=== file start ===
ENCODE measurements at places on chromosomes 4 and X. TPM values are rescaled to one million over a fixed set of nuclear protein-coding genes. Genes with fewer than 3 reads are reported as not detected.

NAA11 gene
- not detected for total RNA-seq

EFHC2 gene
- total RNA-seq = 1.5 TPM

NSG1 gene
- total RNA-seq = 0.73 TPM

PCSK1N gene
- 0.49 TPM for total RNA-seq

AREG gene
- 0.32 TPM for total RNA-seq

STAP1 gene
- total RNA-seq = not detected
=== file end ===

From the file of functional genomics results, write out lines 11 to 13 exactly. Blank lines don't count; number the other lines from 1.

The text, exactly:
- 0.32 TPM for total RNA-seq

STAP1 gene
- total RNA-seq = not detected